With the giving of gift cards during the holiday season increasing in popularity, New York State Comptroller Thomas P. DiNapoli is urging New Yorkers to read the fine print for details about fees and expiration dates. Even as some sellers of gift cards have eliminated inactivity fees, consumers should still ask whether fees apply. DiNapoli reminds New Yorkers to spend the gift cards in a timely fashion. If not, the money could eventually get turned over to his Office of Unclaimed Funds.
“After the holidays, it’s easy to lose track of your gift cards,” DiNapoli said. “In 2020, over $16 million worth of unused gift cards were received in our office. To help stop this from happening to you, register the card with the retailer. It could help to get a replacement card if it is lost and could also help recover any unused balance if it’s reported to us as unclaimed funds. It is important not to wait too long to spend your gift cards to avoid inactivity fees.”
After five years of dormancy, money from unused gift cards issued by New York businesses is turned over to DiNapoli’s office as abandoned property. Under the federal Credit Card Accountability Responsibility and Disclosure Act of 2009, many types of retail gift cards sold after August 22, 2010, are not permitted to charge inactivity fees unless the card has been inactive for at least 12 months. All terms and conditions for a card must be disclosed directly on it and gift cards cannot expire within the first five years after purchase. New York law provides that gift cards cannot be assessed a monthly service fee against the balance prior to two years or the 25th month of inactivity.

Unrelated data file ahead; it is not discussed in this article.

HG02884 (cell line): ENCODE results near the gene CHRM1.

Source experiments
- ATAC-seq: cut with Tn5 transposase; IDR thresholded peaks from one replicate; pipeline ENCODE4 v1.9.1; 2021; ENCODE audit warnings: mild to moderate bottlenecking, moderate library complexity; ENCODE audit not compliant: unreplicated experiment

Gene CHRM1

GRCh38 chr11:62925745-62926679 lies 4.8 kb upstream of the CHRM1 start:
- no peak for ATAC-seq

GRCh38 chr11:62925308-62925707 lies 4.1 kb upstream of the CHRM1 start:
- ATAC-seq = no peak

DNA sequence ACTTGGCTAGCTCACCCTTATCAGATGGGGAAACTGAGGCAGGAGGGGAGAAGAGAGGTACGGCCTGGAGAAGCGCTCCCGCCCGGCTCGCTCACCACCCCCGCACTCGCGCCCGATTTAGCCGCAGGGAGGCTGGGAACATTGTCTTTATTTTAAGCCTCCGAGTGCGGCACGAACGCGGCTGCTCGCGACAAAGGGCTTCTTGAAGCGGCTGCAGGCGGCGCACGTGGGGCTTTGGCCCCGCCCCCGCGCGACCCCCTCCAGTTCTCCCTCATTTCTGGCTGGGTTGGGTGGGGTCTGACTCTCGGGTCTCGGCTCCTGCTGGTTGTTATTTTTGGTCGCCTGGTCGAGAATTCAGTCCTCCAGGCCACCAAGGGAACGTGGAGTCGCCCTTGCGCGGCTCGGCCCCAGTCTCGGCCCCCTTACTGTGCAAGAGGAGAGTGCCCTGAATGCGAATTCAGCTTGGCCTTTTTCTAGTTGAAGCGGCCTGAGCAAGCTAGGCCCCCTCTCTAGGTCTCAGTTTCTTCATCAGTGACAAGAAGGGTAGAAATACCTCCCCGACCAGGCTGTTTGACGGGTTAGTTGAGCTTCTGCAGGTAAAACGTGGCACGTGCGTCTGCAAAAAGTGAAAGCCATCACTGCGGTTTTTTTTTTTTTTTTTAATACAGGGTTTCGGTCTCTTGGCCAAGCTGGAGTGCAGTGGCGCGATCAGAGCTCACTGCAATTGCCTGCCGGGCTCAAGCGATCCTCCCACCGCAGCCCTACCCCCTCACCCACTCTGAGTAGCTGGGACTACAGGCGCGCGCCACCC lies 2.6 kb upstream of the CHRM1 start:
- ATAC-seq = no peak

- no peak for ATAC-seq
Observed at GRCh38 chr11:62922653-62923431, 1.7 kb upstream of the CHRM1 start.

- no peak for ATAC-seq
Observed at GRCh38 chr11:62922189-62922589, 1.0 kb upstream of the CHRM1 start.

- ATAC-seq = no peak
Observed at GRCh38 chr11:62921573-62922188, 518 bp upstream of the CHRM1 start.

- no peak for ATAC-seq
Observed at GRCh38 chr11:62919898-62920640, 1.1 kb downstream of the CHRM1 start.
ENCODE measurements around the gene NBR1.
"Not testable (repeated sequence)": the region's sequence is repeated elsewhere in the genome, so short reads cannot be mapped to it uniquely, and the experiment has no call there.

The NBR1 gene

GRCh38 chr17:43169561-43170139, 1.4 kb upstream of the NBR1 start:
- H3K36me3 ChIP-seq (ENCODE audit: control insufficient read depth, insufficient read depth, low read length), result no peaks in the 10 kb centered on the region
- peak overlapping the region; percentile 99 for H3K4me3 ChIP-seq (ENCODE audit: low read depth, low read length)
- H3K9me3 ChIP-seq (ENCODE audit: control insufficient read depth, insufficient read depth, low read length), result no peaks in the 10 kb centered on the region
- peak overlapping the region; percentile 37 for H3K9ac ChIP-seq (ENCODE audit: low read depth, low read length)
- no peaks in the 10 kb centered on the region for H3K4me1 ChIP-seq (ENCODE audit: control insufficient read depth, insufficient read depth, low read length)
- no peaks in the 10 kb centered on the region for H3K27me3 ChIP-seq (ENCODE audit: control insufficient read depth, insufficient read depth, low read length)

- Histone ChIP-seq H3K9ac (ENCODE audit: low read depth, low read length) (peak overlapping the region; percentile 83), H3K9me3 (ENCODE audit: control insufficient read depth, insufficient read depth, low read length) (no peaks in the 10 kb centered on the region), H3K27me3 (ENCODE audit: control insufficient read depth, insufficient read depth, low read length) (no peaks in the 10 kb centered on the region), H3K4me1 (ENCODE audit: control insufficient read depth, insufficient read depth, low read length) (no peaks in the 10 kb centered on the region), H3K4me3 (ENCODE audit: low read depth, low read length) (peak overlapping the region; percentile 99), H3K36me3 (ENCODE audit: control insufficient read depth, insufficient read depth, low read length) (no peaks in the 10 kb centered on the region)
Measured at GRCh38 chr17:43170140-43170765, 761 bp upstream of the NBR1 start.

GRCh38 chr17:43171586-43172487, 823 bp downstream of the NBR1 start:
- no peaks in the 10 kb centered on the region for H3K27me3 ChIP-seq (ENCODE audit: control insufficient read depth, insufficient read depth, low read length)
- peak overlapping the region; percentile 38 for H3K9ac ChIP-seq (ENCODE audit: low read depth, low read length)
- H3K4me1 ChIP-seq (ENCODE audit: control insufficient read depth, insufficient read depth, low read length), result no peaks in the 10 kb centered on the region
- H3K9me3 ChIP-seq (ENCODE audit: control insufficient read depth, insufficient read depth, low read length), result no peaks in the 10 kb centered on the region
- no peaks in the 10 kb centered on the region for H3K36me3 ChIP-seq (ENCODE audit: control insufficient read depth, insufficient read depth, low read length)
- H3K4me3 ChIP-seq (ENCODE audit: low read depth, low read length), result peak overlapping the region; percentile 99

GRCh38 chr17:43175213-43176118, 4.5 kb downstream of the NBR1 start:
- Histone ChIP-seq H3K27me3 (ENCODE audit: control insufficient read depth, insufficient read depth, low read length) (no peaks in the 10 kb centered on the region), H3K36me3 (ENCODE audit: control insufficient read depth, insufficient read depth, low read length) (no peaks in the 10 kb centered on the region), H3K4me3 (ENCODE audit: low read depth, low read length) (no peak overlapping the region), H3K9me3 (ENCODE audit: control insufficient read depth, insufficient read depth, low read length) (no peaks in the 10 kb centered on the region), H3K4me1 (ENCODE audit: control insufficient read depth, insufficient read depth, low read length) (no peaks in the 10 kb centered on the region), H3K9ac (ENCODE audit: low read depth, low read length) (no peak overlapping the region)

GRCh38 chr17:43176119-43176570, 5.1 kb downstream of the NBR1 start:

Since January 2011, New York has required companies offering rebates to disclose whether they will be issued in the form of a gift card and whether any fees will apply to those cards. Rebate cards are not all covered by the same rules as regular gift cards, so this disclosure helps consumers to identify the different cards and how they can be used.
Gift cards may have other terms and conditions that can decrease the value. These may include:
- Service fees when the card is purchased;
- Dormancy fees if the gift card is not used within a certain time period;
- Fees to call and check the balance remaining on the card; and
- Replacement fees for lost or stolen gift cards.
DiNapoli’s office is currently holding more than $16 billion in unclaimed funds. He urges New Yorkers to visit osc.state.ny.us to see if they are owed money.